1

I need to store objects in a PostgreSQL database version 13.

Each object has an ID, a name, occupies a level and belongs to a parent object, relation denoted by belongs_to.

The values for the levels are stored in the levels table:

CREATE TABLE public.levels (
    id integer NOT NULL,
    name character varying(32) NOT NULL,
    CONSTRAINT pk_levels PRIMARY KEY (id),
    CONSTRAINT uk_levels UNIQUE (name)
);

For this example I defined 4 distinct values for these levels, where, for example, the 'level_1_2' is a sublevel of 'level_1', and so on:

insert into public.levels (id, name) values
(1, 'level_1'),
(2, 'level_1_2'),
(3, 'level_1_2_3'),
(4, 'level_1_2_3_4');

The objects are stored in this table:

CREATE TABLE public.objects(
    id integer NOT NULL,
    level integer NOT NULL,
    name character varying(32) NOT NULL,
    belongs_to integer,
    CONSTRAINT pk_objects PRIMARY KEY (id),
    CONSTRAINT fk_object_levels FOREIGN KEY (level)
        REFERENCES public.levels (id) MATCH SIMPLE
        ON UPDATE NO ACTION
        ON DELETE NO ACTION,
    CONSTRAINT fk_object_parent FOREIGN KEY (belongs_to)
        REFERENCES public.objects (id) MATCH SIMPLE
        ON UPDATE NO ACTION
        ON DELETE NO ACTION
);

and the objects are:

insert into public.objects(id, level, name, belongs_to) values
( 1, 1, 'obj 1', null),
( 2, 2, 'obj 2', 1),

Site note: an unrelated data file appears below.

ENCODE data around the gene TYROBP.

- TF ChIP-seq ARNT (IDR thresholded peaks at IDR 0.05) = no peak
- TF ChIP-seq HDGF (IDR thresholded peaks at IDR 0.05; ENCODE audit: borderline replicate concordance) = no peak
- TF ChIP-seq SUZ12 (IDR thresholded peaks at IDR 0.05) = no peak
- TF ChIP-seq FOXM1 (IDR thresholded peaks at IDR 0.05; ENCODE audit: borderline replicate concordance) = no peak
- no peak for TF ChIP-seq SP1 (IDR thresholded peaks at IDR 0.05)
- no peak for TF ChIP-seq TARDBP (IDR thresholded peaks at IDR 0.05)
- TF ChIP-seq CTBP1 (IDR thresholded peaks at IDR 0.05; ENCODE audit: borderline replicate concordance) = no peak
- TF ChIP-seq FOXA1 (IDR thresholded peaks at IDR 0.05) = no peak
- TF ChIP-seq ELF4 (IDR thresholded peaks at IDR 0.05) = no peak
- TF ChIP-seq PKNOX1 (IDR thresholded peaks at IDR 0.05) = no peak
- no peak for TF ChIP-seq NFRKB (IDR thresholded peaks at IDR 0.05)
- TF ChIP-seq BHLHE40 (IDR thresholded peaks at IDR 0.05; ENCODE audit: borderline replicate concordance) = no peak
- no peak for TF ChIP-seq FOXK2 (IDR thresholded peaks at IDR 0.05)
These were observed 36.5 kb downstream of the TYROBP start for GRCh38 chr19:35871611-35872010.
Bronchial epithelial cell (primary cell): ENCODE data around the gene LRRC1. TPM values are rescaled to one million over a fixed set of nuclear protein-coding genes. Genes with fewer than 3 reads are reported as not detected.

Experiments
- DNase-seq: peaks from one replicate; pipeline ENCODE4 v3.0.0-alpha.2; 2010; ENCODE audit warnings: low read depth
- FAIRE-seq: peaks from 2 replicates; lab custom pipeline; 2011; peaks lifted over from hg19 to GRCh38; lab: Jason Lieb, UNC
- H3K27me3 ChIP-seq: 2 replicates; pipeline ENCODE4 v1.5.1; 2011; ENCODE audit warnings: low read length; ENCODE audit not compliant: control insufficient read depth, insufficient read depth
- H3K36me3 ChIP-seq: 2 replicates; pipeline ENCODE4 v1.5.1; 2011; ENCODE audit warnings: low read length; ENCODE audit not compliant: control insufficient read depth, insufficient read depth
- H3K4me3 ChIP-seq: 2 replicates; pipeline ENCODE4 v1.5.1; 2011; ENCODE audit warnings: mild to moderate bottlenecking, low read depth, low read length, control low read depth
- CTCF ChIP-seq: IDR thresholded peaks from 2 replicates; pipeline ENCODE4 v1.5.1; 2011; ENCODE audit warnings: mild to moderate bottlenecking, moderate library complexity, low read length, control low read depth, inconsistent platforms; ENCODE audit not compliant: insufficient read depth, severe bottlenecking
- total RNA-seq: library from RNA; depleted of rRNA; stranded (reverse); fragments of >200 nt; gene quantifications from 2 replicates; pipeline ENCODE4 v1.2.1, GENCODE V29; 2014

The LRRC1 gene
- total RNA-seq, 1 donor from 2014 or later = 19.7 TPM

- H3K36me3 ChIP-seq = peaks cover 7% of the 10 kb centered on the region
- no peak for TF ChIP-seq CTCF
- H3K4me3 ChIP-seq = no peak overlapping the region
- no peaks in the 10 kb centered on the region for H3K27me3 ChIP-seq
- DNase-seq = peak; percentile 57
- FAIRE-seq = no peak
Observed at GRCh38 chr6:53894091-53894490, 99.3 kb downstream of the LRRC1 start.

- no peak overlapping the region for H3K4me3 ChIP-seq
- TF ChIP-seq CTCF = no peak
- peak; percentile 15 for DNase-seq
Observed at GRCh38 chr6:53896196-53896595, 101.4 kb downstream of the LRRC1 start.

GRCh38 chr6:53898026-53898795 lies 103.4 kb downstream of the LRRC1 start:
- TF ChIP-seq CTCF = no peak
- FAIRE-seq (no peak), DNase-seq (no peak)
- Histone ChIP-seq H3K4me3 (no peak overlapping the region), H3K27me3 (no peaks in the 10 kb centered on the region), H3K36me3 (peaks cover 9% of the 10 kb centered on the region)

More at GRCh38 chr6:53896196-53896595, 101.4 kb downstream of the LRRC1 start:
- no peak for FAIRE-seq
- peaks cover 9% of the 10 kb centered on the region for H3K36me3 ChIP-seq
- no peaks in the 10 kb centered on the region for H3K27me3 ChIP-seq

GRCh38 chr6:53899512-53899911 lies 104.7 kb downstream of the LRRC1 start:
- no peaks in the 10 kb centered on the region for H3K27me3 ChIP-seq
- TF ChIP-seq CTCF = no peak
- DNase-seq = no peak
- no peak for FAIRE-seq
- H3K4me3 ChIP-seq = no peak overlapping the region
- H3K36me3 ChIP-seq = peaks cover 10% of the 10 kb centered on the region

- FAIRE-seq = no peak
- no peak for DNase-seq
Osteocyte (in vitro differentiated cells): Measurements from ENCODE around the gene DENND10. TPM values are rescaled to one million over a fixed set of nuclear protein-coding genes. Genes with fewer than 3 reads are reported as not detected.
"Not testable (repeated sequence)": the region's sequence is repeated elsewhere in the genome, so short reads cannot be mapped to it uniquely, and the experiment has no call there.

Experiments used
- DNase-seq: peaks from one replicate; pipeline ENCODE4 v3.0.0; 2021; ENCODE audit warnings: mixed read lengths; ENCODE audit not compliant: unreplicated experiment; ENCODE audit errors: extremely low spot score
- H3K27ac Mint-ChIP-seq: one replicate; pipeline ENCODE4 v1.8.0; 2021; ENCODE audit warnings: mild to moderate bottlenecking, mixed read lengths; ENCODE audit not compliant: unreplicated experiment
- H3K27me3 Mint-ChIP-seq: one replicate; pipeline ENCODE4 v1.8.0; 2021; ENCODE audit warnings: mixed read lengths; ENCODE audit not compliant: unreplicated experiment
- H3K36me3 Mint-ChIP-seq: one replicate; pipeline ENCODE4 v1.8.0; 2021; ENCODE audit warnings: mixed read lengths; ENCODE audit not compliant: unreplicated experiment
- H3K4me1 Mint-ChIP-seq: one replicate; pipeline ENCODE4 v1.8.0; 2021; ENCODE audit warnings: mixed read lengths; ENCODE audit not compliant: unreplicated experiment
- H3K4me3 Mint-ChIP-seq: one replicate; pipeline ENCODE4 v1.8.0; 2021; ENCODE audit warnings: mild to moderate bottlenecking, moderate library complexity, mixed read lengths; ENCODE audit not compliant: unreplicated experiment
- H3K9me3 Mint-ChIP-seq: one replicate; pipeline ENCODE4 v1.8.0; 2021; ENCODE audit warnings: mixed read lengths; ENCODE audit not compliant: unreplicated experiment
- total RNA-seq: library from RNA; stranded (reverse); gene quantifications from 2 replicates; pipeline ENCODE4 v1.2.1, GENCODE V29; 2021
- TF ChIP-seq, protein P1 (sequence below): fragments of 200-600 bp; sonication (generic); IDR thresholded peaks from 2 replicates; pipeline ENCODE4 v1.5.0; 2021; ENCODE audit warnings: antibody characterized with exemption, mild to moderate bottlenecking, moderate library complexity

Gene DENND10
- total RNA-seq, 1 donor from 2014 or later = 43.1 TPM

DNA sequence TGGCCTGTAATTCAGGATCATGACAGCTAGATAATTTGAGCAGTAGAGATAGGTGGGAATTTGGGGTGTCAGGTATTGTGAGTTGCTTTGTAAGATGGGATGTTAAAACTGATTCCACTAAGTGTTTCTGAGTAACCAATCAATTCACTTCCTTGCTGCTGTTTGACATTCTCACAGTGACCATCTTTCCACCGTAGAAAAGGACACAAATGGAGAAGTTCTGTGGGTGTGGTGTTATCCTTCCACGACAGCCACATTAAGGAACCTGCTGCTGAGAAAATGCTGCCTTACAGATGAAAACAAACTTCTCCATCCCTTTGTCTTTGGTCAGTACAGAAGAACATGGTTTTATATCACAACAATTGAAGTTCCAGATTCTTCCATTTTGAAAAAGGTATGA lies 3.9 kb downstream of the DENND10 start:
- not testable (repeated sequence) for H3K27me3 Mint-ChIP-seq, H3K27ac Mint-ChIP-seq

( 3, 2, 'obj 3', 1),
( 4, 2, 'obj 4', 1),
( 5, 3, 'obj 5', 2),
( 6, 3, 'obj 6', 2),
( 7, 3, 'obj 7', 3),
( 8, 3, 'obj 8', 4),
( 9, 3, 'obj 9', 4),
(10, 3, 'obj 10', 4),
(11, 4, 'obj 11', 6),
(12, 4, 'obj 12', 5),
(13, 1, 'obj 13', null),
(14, 2, 'obj 14', 1);

What I would like to achieve is a view (normal or materialized), with the following content:

id    level_1    level_1_2    level_1_2_3    level_1_2_3_4
----------------------------------------------------------
 1          1         null           null             null
 2          1            2           null             null
 3          1            3           null             null
 4          1            4           null             null
 5          1            2              5             null
 6          1            2              6             null
 7          1            3              7             null
 8          1            4              8             null
 9          1            4              3             null
10          1            4             10             null
11          1            2              6               11
12          1            2              5               12
13         13         null           null             null
14          1           14           null             null

The view contains only IDs. The ID of an object appears once in the ID column and once more in the corresponding level's column.

Example:

The ID of 'obj 12' is 12, this appears in the ID column and in the level_1_2_3_4 column. Beside these, the parent level columns, for this 'obj 12' contain the parent ID of 12, the parent ID of the parent ID, and so on.

My question is, how should I define a query to get the above result?

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  • So, to find the connection between level and sublevel, one needs to fiddle with the name? Oct 11 at 19:12
  • Some background information on handing hierarchies in SQL: dba.stackexchange.com/questions/48/…
    – dwhitemv
    Oct 12 at 3:46
  • @GerardH.Pille Yes, I need to fiddle with the name of the level, but is it dishonestly? :-) Oct 12 at 4:48
  • Are the names of the levels dynamic, and do they always number from 1? I have a query to convert the adjacency table to a path enumeration but if the level names are not static then some Dynamic SQL is required.